tmonk_icon.gif rajas_icon.gif

Scene Title Omniscient
Synopsis The angels of the digital age converge on earth in an attempt to discern the locations of what is missing and what must be found…
Date December 21, 2009

Global Telecommunications Grid

A wise woman once said, the Net is vast and infinite…

Thousands of miles above the earth, satellites move and turn, an eternal mechanical dance of microscopic movements calibrated by computers and manipulated by tiny gas-exhaust thrusters. These are the angels of the modern age, omniscient watchers that linger in heaven, solar-panel wings outspread and halos of light dancing behind their binary-filled heads.

« — baker one-ten this is car 54 we have a possible code five at — »

Residing in these husks of metal and plastic, spirits do indeed dwell. Ghosts in the machine swim and swarm like moths to flame, devouring information and categorizing it in feverish search. For all their dispassionate communication, the entities that have become as a conglomeration known as Rebel have divided into their constituent parts, scouring the surface of the earth from satellite to satellite in search of several things.

« — for just twenty-nine ninety-five you get not one, but two Sham-Wows and an additional — »

Lenses and scanners sweep across the surface of the globe, millions upon millions of miles of ocean and mountain, clouds, storms and seas, cities and towns, graves and memories. Every hop and skip from one artificial eye in the sky becomes a different perspective on the world below, every communication intercepted becomes an ear to the ground, they are tracking something that does not wish to be found, and must use every resource available to them to do so.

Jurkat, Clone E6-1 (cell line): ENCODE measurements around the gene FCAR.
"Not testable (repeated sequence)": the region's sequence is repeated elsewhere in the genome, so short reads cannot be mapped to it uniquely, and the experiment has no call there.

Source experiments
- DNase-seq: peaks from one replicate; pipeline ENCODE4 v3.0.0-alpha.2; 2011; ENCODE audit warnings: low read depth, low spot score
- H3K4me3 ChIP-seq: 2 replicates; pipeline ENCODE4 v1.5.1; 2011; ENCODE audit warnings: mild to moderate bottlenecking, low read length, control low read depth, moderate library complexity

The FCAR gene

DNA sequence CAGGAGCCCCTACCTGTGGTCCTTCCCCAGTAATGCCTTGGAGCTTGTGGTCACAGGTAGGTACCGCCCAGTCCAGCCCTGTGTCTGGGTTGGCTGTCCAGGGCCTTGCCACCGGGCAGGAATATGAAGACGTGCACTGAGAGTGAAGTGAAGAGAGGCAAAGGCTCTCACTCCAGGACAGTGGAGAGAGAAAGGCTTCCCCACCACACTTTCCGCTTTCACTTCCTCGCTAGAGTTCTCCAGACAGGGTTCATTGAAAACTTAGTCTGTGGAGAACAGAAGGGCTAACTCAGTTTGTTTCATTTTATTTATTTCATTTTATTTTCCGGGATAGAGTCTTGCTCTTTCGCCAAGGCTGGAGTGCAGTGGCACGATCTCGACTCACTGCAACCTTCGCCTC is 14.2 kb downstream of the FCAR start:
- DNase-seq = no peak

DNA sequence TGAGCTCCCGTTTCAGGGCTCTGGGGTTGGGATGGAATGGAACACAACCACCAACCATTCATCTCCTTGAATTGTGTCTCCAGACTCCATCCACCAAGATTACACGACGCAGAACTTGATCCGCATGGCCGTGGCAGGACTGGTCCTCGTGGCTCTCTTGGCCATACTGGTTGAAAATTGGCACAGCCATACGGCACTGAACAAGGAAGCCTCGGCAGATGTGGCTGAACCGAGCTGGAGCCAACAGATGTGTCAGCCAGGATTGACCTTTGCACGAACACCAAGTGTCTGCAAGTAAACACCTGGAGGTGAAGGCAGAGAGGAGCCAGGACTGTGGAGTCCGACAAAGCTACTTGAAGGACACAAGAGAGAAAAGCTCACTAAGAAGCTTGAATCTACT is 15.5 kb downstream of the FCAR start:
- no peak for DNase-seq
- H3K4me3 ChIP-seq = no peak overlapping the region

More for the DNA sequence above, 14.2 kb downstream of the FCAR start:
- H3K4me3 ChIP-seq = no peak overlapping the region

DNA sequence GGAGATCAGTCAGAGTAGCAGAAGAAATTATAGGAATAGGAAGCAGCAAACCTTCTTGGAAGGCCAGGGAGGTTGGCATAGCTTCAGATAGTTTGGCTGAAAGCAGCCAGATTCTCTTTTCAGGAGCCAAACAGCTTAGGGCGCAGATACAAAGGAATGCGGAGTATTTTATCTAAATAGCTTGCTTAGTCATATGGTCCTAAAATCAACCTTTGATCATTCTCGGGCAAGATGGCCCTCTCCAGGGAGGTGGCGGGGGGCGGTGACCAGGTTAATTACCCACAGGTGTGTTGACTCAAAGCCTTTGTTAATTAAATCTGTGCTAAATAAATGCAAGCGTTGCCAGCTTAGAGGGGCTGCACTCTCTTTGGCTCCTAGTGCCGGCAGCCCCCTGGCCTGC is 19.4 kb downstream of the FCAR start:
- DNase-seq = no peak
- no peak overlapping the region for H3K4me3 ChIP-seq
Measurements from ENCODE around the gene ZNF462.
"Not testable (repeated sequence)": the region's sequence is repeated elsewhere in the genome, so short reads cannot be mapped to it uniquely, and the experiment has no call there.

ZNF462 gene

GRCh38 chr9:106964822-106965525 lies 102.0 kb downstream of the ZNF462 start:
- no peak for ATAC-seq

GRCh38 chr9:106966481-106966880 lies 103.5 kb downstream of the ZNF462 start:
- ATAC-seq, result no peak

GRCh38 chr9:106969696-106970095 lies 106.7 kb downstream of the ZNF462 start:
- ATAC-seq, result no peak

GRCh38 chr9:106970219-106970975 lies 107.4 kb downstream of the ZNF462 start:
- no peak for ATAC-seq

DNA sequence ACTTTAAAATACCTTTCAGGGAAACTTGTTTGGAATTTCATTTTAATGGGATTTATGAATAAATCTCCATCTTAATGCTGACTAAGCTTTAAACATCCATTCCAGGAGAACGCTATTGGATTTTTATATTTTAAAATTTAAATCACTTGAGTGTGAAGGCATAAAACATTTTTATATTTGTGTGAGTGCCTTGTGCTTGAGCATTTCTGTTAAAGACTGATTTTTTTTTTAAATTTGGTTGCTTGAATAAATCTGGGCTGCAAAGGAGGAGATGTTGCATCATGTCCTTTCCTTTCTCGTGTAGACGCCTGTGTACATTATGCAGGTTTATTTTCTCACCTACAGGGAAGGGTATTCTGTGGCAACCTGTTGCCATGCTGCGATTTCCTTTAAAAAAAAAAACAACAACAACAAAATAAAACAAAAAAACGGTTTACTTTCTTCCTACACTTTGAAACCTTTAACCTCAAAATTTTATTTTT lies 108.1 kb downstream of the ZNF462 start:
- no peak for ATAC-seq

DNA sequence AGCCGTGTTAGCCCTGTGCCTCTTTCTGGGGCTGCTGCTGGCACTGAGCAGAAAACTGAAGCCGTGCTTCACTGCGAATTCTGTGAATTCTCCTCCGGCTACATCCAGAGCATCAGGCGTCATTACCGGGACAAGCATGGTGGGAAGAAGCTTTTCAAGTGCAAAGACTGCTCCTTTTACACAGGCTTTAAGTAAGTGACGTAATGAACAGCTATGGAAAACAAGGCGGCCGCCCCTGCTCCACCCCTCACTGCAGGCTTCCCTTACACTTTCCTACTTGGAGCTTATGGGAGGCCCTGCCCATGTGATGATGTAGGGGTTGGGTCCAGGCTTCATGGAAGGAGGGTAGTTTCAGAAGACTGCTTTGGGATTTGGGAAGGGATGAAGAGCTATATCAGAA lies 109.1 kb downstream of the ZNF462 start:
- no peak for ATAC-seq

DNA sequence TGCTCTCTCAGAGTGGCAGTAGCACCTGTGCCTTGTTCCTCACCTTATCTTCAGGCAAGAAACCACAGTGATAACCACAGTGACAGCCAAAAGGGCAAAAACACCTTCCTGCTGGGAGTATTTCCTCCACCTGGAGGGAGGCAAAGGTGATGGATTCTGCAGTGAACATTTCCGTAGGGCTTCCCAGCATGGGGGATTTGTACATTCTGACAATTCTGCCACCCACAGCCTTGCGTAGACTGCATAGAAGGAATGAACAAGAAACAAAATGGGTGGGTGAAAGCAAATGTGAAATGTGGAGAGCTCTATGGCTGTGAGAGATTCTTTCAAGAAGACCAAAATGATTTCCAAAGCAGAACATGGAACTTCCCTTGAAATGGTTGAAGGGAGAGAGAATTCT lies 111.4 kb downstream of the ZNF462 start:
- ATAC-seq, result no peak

«Why aren't we looking for the nuclear weapon?» R.Ajas has been wanting to ask that very question for as long as he has been searching the globe. The response elicited from across the communications grid comes off as a tired, weary one of their pursuit.

«It cannot be found. Fight battles we can win, R.Ajas. There is nothing we can do about that problem.»

«But we haven't even tried. We haven't looked once…»

«No,» T.Monk responds in cold quality, «We have not, have we? Continue your search for K.Apila.»

R.Ajas' response does not come immediately, it takes three and a half minutes, and in that time he searches the airwaves of the entire nation of Nigeria for a radio broadcast that matches collected samples of Hana Gitelman's brain-waves. Every single radio, satellite, television station and personal computer in the entire nation is swept through like grains of sand concealing a stone that is not found.

«I'm going to look for it. The radiological signature a nuclear device of that size should be easily detectable from space, we»


That, there, gives R.Ajas a long pause. He vaults from the satellite he is on to coil through the machinery of the satellite that T.Monk has settled down into. «Wait— what? That doesn't make any sense.»

«It makes perfect sense, if you think about it.» T.Monk's tone is patient, bordering on frustrated that he has to explain something so simple. «A thermonuclear device of 20 kilotons should be readily detectable from orbit. The United States Government would have attempted this, and since they do not know where the warhead is, it means that it cannot be found by that method. It is likely shielded, or somewhere the radiation cannot be detected. Therefore, any effort we expend in finding it is futile.»

Silence lingers in the void of space, electronic and otherwise.

«I…» R.Ajas loses his words, then loses his adhesion to the satellite, pushing off and drifting across the air-waves towards a US spy satellite, turning its lens towards Canada. «We have all this power, we can see everything from up here, and… and we're…»


R.Ajas' silence is his agreement.

«Obtaining humility is a step on the road to enlightenment. We are not omniscient, R.Ajas…» Once more taking on the tone of a mentor, T.Monk disengages from the satellite he coiled within and slithers through space across unseen airwaves as little more than the sound of information, transferring himself to a terrestrial satellite array. «We are but men, and men are never more than the sum of their parts.»

Silence hangs in response once more, until R.Ajas understands what T.Monk means.

«We're going to need help, aren't we?»

«Now you see part of the picture.»

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